Referring now to FIGS. 5 and 6, the length of shaft 1 is adjusted by a spring clip locking mechanism. The mechanism consists of an arched spring clip 20 which is fastened to the inside surface of the bottom shaft portion 4. The spring clip 20 is held in place in the shaft portion by its own tension. A plunger end 21 is attached to the end of the spring clip 20. An exit hole (not shown) is provided in wall of the bottom shaft portion 4 which allows the plunger end 21 to protrude through the wall of the bottom shaft 4. Several alignment holes 23 are provided in the middle shaft portion 3. These alignment holes are regularly spaced along the front portion of the shaft 3 (see FIG. 5). The plunger end 21 is designed to fit in the alignment holes 23. In use, the plunger end 21 is pushed into the bottom shaft portion 4 through hole 23. The middle shaft portion 3 is then moved to the position of the desired alignment hole 23. The plunger end, which is retained inside the wall when the shaft is being adjusted, then exits from the new hole location, locking the two shafts in place. The plunger end 21 has a flange portion 22 as shown, which holds the plunger end 21 in place against the exit hole (not shown) in the wall of shaft 4.
For travel, the device can be broken down into two pieces for packing in a suit case. To pack the device, the spring clip 20 is pushed into the bottom shaft portion 4 and the bottom shaft portion 4 is then pulled completely out of the middle shaft portion 3. The two pieces will now be the proper size to fit in a suitcase (typically less than 30 inches). In the preferred embodiment, the device can be broken down into a bottom section which is 221/2 inches long, and a top section which is 27 inches long. The device is reassembled by sliding the bottom shaft portion 4 into the middle shaft portion 3 until the button portion 21 protrudes from one of the alignment holes 23. The device can then be adjusted and used in the normal manner.
As shown in FIG. 2, the device is normally suspended from a door knob 33 by the elastic shock cord 9 when it is not in use. Referring now to FIG. 1, when the device is needed, the user positions the top pad 5 of the device against a door 30, with the cut portion resting against the bottom of the knob 33. The shaft is then extended until the device contacts the floor 31 and the device is at a stable angle. Once the shaft has been locked into place, the device is ready for use. There is no need to adjust the alarm or make sure it is properly positioned. The large pads ensure firm contact with the door and any floor surface. The alarm actuating mechanism eliminates the need to position the alarm for correct operation. Alarm operation is automatic.
The device an also be used on doors that have no knobs, or doors that have unusual latches instead of knobs. In these cases, the device is simply positioned against the door, without regard to the position of the latch, and then extended and securred against the floor.
It is intended that the present disclosure should not be construed in any limited sense other than that limited by the scope of the following claims having regard to the teachings herein and the prior art being apparent with the preferred form necessary for the better understanding of the invention and may be subject to modification by skilled persons within the scope of the invention without departing from the concept thereof.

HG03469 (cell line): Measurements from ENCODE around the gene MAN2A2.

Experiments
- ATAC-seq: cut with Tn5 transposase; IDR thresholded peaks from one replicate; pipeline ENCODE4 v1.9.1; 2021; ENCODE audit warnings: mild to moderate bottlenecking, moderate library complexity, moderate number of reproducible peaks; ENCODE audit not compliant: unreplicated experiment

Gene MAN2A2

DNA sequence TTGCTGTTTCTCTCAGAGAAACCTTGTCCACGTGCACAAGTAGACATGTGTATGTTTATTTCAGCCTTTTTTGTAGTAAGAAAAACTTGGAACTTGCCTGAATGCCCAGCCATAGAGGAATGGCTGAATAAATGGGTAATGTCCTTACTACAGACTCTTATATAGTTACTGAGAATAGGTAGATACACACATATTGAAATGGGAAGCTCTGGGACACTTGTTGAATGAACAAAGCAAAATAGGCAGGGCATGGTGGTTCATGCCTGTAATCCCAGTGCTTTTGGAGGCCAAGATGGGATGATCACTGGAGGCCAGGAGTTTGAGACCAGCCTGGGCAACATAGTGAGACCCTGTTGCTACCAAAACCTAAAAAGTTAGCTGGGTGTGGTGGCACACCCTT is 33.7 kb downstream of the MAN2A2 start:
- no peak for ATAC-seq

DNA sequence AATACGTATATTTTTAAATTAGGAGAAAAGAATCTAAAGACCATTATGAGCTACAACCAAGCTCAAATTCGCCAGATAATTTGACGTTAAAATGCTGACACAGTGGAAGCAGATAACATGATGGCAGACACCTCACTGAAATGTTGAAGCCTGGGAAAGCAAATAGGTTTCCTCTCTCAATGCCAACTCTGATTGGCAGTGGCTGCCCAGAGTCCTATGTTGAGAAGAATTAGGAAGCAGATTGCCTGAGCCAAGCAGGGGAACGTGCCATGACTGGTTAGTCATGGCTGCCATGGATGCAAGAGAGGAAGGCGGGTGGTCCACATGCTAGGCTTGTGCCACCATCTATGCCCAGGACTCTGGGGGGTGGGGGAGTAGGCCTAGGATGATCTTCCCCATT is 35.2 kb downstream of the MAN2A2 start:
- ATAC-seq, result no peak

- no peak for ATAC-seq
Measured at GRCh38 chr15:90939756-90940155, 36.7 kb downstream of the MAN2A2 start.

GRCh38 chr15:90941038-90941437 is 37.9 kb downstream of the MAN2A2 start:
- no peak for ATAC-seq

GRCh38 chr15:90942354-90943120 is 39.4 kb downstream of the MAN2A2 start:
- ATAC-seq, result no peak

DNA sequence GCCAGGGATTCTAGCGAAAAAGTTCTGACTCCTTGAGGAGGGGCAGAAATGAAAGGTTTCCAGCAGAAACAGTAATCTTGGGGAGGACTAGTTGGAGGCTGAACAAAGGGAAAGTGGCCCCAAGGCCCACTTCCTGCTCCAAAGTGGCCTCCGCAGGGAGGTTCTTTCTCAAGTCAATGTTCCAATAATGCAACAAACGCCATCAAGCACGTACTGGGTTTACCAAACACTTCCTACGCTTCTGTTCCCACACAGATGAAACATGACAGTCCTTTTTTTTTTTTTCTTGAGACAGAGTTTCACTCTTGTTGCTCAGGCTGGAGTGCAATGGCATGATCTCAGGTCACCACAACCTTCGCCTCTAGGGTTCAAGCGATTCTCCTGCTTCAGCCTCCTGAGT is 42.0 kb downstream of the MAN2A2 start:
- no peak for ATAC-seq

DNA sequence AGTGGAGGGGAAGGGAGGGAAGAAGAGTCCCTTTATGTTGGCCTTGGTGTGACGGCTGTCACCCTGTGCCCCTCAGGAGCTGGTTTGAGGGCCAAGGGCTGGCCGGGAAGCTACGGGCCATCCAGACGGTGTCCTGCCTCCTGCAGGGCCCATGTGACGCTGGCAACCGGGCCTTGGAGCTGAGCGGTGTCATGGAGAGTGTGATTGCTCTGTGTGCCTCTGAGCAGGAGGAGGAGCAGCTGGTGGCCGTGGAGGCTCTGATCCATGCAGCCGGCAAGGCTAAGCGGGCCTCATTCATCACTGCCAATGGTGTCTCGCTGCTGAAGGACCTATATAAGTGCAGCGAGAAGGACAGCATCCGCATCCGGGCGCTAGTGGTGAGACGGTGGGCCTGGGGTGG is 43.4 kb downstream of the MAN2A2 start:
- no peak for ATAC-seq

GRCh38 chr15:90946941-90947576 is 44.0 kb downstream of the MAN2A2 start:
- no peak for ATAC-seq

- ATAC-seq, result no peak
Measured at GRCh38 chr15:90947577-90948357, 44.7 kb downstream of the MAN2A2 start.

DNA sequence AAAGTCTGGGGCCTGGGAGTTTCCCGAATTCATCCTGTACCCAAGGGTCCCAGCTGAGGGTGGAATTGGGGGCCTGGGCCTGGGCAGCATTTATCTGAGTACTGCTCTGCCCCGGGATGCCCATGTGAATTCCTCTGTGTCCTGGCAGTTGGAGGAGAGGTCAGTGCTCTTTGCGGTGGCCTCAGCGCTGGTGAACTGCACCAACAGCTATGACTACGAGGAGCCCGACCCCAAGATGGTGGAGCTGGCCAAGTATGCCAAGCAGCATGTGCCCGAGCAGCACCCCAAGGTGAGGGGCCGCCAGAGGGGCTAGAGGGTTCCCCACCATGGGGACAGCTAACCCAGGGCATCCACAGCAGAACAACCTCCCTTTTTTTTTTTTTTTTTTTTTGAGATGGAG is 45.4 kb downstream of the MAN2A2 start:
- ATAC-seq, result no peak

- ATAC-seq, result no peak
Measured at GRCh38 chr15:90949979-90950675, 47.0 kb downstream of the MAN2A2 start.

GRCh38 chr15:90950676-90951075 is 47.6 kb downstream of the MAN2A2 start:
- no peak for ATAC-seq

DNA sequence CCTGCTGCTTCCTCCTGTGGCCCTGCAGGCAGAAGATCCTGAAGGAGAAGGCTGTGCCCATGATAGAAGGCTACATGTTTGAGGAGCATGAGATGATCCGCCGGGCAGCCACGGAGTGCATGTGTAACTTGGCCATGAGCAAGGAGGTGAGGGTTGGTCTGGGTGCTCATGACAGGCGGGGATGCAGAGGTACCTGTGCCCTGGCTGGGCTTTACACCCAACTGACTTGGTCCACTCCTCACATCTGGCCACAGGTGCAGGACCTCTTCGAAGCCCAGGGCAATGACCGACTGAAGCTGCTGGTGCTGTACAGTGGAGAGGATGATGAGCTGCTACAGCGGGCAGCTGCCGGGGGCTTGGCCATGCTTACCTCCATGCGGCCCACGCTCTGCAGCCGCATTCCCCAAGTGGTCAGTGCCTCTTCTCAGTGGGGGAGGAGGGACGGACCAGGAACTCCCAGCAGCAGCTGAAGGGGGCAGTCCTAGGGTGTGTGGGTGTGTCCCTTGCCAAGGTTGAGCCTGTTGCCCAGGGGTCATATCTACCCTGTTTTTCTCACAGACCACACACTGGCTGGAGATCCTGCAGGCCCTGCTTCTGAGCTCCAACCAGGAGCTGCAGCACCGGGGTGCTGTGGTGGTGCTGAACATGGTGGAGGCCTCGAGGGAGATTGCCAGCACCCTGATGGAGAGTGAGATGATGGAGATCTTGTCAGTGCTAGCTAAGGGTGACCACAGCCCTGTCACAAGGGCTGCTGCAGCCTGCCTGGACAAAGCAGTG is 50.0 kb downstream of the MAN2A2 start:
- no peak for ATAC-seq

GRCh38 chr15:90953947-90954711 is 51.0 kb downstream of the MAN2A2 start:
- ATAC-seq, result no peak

|Cited Patent||Filing date||Publication date||Applicant||Title|
|US4358758 *||Mar 16, 1981||Nov 9, 1982||Morton David C||Door locking alarm device|
|US4442427 *||Jun 24, 1982||Apr 10, 1984||Morton David C||Door locking alarm device|
|US4483558 *||Nov 23, 1981||Nov 20, 1984||Meter Verial V Van||Door security device|
|Citing Patent||Filing date||Publication date||Applicant||Title|
|US4822086 *||Jun 1, 1987||Apr 18, 1989||Brown N Keith||Security guard device for doors|
|US4883297 *||Sep 30, 1988||Nov 28, 1989||Smith Daniel R||Power operated door guard|
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|US4890092 *||Oct 11, 1988||Dec 26, 1989||Grimm Virgil A||Door stop alarm|
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|US5131701 *||Aug 29, 1991||Jul 21, 1992||Sure-Lock Securities, Inc.||Door jam device|
|US5218341 *||Jan 6, 1992||Jun 8, 1993||Victor Marik||Door lock reinforcer and alarm device|
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|US5333922 *||Jul 21, 1993||Aug 2, 1994||Jones William L||Portable door secure system|
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|US5392026 *||Apr 8, 1993||Feb 21, 1995||Marik; Victor||Door lock reinforcer and alarm device|
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|US5544386 *||Sep 15, 1994||Aug 13, 1996||Cobb; Elliott G.||Door stopper device|
|US5765416 *||Jan 21, 1997||Jun 16, 1998||Cote; Daniel||Device for holding down brake pedal of a motor vehicle|
|US5988710 *||Feb 23, 1998||Nov 23, 1999||Defendoor Security Limited||Variable length security bar|
|US6557915 *||Jul 19, 2001||May 6, 2003||Duff's Door Stopper||Portable doorstop with ergonomic advantages|
|US6943686 *||Dec 6, 2002||Sep 13, 2005||Robert Allen||Adjustable alarm device for sliding doors and windows|
|US7030758||May 18, 2004||Apr 18, 2006||Blockit & Lockit Systems||Door blocking brace and lock|
|US7164356 *||Feb 21, 2006||Jan 16, 2007||Israel Zeitz||Combination security bar and alarm system|
|US7976080||Apr 7, 2008||Jul 12, 2011||Duff Robert O||Doorstop with releasably securable handle|
|US8186011 *||Jun 22, 2009||May 29, 2012||Rooney Stephen J||Adjustable door stop|
|US8960739||Apr 20, 2011||Feb 24, 2015||Robert O. Duff||Multi-functional doorstop tool|
|US9666044||Nov 11, 2015||May 30, 2017||Terry J. BULLER||Door security system|
|US20030141974 *||Dec 6, 2002||Jul 31, 2003||Robert Allen||Adjustable alarm device for sliding doors and windows|
|US20100319160 *||Jun 22, 2009||Dec 23, 2010||Rooney Stephen J||Adjustable door stop|
|US20120205926 *||Jan 13, 2012||Aug 16, 2012||Thomas Guiboche||Door Wedge Operated by Lock|
|WO1999007969A1 *||Aug 11, 1997||Feb 18, 1999||Innovit Limited||A security device|
|U.S. Classification||340/546, 200/61.93, 292/339|
|International Classification||E05C19/00, E05B45/00|
|Cooperative Classification||E05B45/00, E05C19/004, Y10T292/67|
|Mar 20, 1990||REMI||Maintenance fee reminder mailed|
|Aug 19, 1990||LAPS||Lapse for failure to pay maintenance fees|
|Oct 30, 1990||FP||Expired due to failure to pay maintenance fee|
Effective date: 19900819